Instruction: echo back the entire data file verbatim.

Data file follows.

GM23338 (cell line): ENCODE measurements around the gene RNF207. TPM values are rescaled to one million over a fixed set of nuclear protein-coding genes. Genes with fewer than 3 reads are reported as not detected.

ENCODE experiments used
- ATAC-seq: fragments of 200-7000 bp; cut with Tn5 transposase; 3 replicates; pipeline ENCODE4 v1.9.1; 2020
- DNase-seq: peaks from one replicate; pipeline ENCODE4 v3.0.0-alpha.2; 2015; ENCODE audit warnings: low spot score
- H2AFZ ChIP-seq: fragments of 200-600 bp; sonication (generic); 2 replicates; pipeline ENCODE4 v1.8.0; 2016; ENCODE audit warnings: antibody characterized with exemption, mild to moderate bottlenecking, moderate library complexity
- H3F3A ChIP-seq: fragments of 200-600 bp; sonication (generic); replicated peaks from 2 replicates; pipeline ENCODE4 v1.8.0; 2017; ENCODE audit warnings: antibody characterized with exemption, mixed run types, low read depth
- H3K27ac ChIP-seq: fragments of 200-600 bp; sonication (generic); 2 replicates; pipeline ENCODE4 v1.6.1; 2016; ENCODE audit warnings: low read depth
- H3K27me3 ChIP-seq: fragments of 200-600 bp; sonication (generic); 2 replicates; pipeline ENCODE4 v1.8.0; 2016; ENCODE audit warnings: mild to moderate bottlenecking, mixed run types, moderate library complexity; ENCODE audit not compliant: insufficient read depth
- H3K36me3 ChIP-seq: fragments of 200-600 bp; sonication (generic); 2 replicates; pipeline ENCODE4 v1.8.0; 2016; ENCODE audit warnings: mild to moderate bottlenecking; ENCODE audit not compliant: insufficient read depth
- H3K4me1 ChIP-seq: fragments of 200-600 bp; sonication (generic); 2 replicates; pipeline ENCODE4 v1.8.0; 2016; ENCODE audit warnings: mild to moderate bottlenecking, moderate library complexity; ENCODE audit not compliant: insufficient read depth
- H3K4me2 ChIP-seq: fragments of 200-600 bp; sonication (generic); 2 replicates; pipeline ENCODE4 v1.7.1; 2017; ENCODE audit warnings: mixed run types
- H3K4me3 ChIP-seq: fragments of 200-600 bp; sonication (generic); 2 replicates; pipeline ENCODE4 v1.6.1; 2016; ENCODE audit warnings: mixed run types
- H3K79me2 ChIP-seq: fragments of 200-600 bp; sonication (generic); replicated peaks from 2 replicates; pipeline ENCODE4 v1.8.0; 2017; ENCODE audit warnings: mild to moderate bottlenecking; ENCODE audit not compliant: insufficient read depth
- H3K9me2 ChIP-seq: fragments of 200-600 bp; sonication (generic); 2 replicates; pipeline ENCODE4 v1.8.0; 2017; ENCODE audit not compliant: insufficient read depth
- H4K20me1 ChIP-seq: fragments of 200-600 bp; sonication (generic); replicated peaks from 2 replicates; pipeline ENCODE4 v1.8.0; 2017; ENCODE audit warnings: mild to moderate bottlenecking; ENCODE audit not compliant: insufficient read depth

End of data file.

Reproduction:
GM23338 (cell line): ENCODE measurements around the gene RNF207. TPM values are rescaled to one million over a fixed set of nuclear protein-coding genes. Genes with fewer than 3 reads are reported as not detected.

ENCODE experiments used
- ATAC-seq: fragments of 200-7000 bp; cut with Tn5 transposase; 3 replicates; pipeline ENCODE4 v1.9.1; 2020
- DNase-seq: peaks from one replicate; pipeline ENCODE4 v3.0.0-alpha.2; 2015; ENCODE audit warnings: low spot score
- H2AFZ ChIP-seq: fragments of 200-600 bp; sonication (generic); 2 replicates; pipeline ENCODE4 v1.8.0; 2016; ENCODE audit warnings: antibody characterized with exemption, mild to moderate bottlenecking, moderate library complexity
- H3F3A ChIP-seq: fragments of 200-600 bp; sonication (generic); replicated peaks from 2 replicates; pipeline ENCODE4 v1.8.0; 2017; ENCODE audit warnings: antibody characterized with exemption, mixed run types, low read depth
- H3K27ac ChIP-seq: fragments of 200-600 bp; sonication (generic); 2 replicates; pipeline ENCODE4 v1.6.1; 2016; ENCODE audit warnings: low read depth
- H3K27me3 ChIP-seq: fragments of 200-600 bp; sonication (generic); 2 replicates; pipeline ENCODE4 v1.8.0; 2016; ENCODE audit warnings: mild to moderate bottlenecking, mixed run types, moderate library complexity; ENCODE audit not compliant: insufficient read depth
- H3K36me3 ChIP-seq: fragments of 200-600 bp; sonication (generic); 2 replicates; pipeline ENCODE4 v1.8.0; 2016; ENCODE audit warnings: mild to moderate bottlenecking; ENCODE audit not compliant: insufficient read depth
- H3K4me1 ChIP-seq: fragments of 200-600 bp; sonication (generic); 2 replicates; pipeline ENCODE4 v1.8.0; 2016; ENCODE audit warnings: mild to moderate bottlenecking, moderate library complexity; ENCODE audit not compliant: insufficient read depth
- H3K4me2 ChIP-seq: fragments of 200-600 bp; sonication (generic); 2 replicates; pipeline ENCODE4 v1.7.1; 2017; ENCODE audit warnings: mixed run types
- H3K4me3 ChIP-seq: fragments of 200-600 bp; sonication (generic); 2 replicates; pipeline ENCODE4 v1.6.1; 2016; ENCODE audit warnings: mixed run types
- H3K79me2 ChIP-seq: fragments of 200-600 bp; sonication (generic); replicated peaks from 2 replicates; pipeline ENCODE4 v1.8.0; 2017; ENCODE audit warnings: mild to moderate bottlenecking; ENCODE audit not compliant: insufficient read depth
- H3K9me2 ChIP-seq: fragments of 200-600 bp; sonication (generic); 2 replicates; pipeline ENCODE4 v1.8.0; 2017; ENCODE audit not compliant: insufficient read depth
- H4K20me1 ChIP-seq: fragments of 200-600 bp; sonication (generic); replicated peaks from 2 replicates; pipeline ENCODE4 v1.8.0; 2017; ENCODE audit warnings: mild to moderate bottlenecking; ENCODE audit not compliant: insufficient read depth